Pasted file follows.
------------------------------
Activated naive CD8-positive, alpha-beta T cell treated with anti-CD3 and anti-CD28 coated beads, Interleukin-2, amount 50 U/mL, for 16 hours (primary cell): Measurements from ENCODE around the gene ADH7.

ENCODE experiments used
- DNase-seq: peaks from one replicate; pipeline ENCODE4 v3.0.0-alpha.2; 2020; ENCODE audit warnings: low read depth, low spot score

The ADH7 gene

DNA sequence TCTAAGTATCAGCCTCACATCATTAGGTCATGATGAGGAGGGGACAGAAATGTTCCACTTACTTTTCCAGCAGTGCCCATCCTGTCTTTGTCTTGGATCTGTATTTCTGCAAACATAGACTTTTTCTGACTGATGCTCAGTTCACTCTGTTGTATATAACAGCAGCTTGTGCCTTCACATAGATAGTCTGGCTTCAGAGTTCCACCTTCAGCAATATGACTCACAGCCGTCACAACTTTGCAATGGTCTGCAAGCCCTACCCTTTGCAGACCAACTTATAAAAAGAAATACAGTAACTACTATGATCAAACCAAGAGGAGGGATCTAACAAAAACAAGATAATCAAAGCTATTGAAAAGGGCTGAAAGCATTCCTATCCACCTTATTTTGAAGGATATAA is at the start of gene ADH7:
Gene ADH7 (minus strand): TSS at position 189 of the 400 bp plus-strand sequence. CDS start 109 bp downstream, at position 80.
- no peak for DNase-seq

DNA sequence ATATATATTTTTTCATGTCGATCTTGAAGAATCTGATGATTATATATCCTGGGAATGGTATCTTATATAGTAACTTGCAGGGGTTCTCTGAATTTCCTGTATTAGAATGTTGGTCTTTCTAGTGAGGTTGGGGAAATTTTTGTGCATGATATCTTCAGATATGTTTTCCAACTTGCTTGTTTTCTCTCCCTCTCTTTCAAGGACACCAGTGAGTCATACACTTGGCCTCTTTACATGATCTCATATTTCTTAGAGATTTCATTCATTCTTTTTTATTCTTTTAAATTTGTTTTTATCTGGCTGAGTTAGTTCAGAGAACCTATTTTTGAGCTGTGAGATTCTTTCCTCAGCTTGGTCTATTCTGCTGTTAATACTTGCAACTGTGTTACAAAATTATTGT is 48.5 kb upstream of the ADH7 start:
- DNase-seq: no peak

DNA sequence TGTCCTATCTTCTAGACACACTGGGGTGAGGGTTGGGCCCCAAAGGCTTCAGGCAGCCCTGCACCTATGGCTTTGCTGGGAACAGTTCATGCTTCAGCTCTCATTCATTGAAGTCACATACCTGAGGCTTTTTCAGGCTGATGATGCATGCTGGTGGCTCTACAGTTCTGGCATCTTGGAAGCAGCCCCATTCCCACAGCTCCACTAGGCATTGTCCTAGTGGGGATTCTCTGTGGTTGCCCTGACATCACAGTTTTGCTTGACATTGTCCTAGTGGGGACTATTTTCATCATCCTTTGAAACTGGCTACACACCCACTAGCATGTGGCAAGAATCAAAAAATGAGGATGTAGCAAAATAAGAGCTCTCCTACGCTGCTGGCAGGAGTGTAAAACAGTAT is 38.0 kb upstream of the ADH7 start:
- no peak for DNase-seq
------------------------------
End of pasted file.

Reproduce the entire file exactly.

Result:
Activated naive CD8-positive, alpha-beta T cell treated with anti-CD3 and anti-CD28 coated beads, Interleukin-2, amount 50 U/mL, for 16 hours (primary cell): Measurements from ENCODE around the gene ADH7.

ENCODE experiments used
- DNase-seq: peaks from one replicate; pipeline ENCODE4 v3.0.0-alpha.2; 2020; ENCODE audit warnings: low read depth, low spot score

The ADH7 gene

DNA sequence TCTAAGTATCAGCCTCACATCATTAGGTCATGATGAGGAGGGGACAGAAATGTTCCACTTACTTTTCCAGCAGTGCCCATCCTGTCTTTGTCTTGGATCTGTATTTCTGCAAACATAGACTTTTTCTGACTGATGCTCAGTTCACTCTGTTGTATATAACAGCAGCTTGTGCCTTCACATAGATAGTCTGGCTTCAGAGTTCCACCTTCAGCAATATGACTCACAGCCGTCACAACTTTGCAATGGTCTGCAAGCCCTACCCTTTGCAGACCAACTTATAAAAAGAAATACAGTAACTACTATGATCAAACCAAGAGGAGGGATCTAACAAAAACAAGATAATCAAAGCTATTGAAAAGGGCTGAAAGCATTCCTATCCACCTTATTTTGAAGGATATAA is at the start of gene ADH7:
Gene ADH7 (minus strand): TSS at position 189 of the 400 bp plus-strand sequence. CDS start 109 bp downstream, at position 80.
- no peak for DNase-seq

DNA sequence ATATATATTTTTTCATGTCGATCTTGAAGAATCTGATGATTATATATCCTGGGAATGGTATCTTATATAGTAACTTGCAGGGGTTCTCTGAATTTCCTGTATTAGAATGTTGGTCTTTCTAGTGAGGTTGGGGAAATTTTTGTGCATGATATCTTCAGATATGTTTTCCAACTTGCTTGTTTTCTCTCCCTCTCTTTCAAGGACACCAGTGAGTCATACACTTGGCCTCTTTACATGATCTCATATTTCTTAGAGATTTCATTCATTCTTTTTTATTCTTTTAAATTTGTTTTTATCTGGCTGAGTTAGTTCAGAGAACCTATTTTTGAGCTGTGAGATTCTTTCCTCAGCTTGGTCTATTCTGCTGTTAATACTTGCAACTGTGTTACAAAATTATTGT is 48.5 kb upstream of the ADH7 start:
- DNase-seq: no peak

DNA sequence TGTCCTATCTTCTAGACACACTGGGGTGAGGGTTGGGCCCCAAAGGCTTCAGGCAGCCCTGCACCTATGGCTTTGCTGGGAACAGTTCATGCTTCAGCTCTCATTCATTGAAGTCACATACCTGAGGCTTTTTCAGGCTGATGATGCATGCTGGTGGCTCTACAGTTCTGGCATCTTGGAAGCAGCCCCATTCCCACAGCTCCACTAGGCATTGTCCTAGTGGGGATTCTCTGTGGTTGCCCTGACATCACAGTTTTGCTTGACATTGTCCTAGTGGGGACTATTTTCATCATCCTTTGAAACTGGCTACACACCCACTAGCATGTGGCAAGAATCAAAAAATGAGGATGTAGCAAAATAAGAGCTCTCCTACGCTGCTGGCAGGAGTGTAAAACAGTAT is 38.0 kb upstream of the ADH7 start:
- no peak for DNase-seq